Many of these pathogen inactivation systems are approved for and being used for platelets. Increasing evidence is coming out that these systems alter the proteome of the platelets with each system having a different effect. Mirasol affects platelet adhesions and shape change. The INTERCEPT system affects proteins involved in intracellular platelet activation pathways, and Theraflex affects platelet shape change and aggregation [170]. Additional studies are needed to further elucidate these effects.

Donor leukocytes are known to cause graft versus host disease (GVHD) in immunocompromised recipients or in HLA similar recipients. Currently, the only mechanism to prevent transfusion-associated GVHD is gamma irradiation. Mirasol PRT, Theraflex-UV, INTERCEPT, and FRALE have been shown to be as effective as gamma irradiation in inactivating leukocytes, which would prevent transfusion-associated GVHD [164, 171, 172].

Octaplas LG, which is a newer version of Octaplas S/D that has been prion-depleted [173] by an additional step of treatment with an affinity ligand gel to prions, was found to be bioequivalent to Octaplas S/D [173, 174]. Octaplas S/D (solvent/detergent) is available in over 25 countries [150] and effectively inactivates enveloped viruses; however, it has limited effectiveness in inactivating nonenveloped viruses [173]. In addition, Huisman et al. performed an economic evaluation of Octaplas versus FFP use in the United States using a specific model [175]. They found that patients receiving Octaplas are predicted to have 0.00613 more life years and 0.023 more quality-adjusted life years [175]. The same group performed a similar analysis of Octaplas versus FFP use in Canada and found that Octaplas LG resulted in 0.021 quality-adjusted life years as compared to FFP [176]. Moreover, they assessed that Octaplas LG would cost CA$303.14 less than FFP over a life time horizon [176]. Thus, Octaplas LG was expected to become the predominant plasma used. Interestingly, with the approval of INTERCEPT and entry of other pathogen inactivation systems, Octaplas may not become as dominantly used as expected. What one can expect to see in the future is that nearly every blood product available in a blood bank will be treated with a pathogen inactivation system.

Expansion of platelet storage time

In most countries, platelet storage time is limited to 5 days. Due to this short storage period, there are often shortages of platelets as well as wastage of platelets. Blood Safety and Quality Regulations in the UK, allow platelet storage time to be extended to 7 days if a bacterial detection or pathogen reduction system is used [177]. Several studies have shown reduced platelet recovery and survival for 7-day-old platelets versus 5-day-old platelets [178, 179, 180, 181, 182]. Recently, MacLennan et al. looked at the efficacy of bacterial screened platelets stored for 6–7 days as compared to platelets stored for 2-5 days in hematology/oncology adult patients with thrombocytopenia. They found essentially no differences in the CCI, proportion of days with WHO bleeding score of 2 or higher, or median interval to next platelet transfusion between the two groups [177]. Notably, the National Health Service Blood and Transplant (NHSBT) in the UK has implemented bacterial screening and extended the platelet storage period to 7 days in 2011. Since this change, there have not been any reports of transfusion-transmitted bacterial infections attributed to platelet products [177]. Importantly, the NHSBT has seen a 2 % decrease in platelet wastage and improved platelet availability [177].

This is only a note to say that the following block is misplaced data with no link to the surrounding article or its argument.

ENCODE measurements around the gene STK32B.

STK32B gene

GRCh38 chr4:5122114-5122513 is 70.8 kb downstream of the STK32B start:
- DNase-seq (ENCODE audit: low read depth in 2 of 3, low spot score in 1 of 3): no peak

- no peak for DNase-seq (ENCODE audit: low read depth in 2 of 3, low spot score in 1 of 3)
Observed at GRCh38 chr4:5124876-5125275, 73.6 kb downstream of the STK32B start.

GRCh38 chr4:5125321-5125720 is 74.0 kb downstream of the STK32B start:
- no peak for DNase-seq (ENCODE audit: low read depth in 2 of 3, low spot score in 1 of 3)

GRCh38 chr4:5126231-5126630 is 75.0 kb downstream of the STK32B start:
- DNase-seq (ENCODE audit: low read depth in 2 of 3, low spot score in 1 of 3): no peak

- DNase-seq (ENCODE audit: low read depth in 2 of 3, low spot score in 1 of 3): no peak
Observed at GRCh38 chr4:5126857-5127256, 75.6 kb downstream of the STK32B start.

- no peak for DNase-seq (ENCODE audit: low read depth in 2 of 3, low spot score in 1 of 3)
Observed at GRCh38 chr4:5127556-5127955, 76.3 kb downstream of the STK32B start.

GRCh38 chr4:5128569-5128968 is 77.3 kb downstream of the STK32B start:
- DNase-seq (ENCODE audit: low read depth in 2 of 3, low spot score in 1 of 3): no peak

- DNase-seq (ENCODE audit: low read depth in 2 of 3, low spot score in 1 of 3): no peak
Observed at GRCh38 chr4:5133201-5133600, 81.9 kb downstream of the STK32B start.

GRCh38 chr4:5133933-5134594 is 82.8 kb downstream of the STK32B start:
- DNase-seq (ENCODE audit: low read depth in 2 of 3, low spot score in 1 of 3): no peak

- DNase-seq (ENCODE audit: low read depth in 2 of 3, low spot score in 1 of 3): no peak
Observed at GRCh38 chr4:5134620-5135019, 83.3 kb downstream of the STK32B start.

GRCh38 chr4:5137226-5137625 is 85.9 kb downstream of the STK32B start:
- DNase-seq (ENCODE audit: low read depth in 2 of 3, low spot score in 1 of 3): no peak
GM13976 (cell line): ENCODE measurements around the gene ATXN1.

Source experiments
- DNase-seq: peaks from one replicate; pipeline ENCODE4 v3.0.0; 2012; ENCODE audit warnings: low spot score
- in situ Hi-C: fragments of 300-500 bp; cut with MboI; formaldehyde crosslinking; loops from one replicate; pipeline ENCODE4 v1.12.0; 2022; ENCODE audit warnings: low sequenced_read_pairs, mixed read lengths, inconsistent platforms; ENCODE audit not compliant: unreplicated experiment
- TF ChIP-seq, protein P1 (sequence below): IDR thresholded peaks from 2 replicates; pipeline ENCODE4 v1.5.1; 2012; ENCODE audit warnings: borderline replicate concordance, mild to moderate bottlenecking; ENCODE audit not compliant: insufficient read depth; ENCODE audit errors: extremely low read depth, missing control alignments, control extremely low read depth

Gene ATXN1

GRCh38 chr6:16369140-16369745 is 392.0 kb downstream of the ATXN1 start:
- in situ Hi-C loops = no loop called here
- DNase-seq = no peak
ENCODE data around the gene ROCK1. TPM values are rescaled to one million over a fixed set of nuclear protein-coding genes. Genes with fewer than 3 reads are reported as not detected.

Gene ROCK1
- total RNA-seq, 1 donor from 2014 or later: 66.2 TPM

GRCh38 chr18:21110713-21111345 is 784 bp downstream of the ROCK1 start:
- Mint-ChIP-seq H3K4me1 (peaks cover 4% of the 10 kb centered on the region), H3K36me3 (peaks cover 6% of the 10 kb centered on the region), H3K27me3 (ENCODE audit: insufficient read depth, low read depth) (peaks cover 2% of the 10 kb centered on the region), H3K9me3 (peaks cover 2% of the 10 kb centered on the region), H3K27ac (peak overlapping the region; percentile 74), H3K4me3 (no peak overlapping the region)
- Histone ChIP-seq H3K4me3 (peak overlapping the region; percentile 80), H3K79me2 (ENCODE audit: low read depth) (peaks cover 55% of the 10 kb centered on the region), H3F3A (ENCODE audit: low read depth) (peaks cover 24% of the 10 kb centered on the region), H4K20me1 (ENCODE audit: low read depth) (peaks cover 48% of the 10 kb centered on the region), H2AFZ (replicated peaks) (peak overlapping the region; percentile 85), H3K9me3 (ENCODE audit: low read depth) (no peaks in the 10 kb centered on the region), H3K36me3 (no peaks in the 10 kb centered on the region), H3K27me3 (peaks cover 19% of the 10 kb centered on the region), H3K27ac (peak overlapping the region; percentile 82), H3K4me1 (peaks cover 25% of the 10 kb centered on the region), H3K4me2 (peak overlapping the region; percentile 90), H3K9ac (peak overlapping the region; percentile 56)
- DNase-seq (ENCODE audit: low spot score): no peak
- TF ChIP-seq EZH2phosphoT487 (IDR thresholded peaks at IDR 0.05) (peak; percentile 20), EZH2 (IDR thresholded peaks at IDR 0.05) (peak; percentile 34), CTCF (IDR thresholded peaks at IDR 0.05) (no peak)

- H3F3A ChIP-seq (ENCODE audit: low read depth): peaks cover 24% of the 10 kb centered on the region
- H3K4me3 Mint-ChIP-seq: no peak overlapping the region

The AABB has recommended implementation of bacterial screening point of care (POC) testing which would allow the shelf life of platelets to be extended to 7 days in the US as well. To date, very few medical centers and hospitals in the US have implemented this additional screening test due to its higher cost. Nevertheless, additional bacterial testing prior to release of platelets and a shelf life of 7 days is likely to become more prevalent in the near future. Additionally, as discussed above, pathogen reduction systems are also likely to become more widely used which will also result in platelet products with extended shelf life. As a result of implementation of these two processes, platelet availability is expected to increase and platelet wastage to decrease.

Blood substitutes

Previous sections discussed ways to increase safety, efficacy, and availability of blood products as well as reduce recipients’ unnecessary exposure to blood. However, one way to address all of these needs is the use of blood substitutes. Blood substitutes are particularly attractive when looking at developing countries with very high levels of HIV, limited donors, and limited ability for infectious disease tests. The search for blood substitutes widely expanded with the contamination of the blood supply by HIV. Currently, with donor screening and testing of the blood, the transmission risk for HIV is down to 1/1,467,000 units in the United States [183]. Notably, this is not the case in developing countries where the HIV risk is much higher. Additionally, there is always the chance of another virus, bacteria, protozoa, or unknown pathogen to again threaten the safety of the blood supply [184].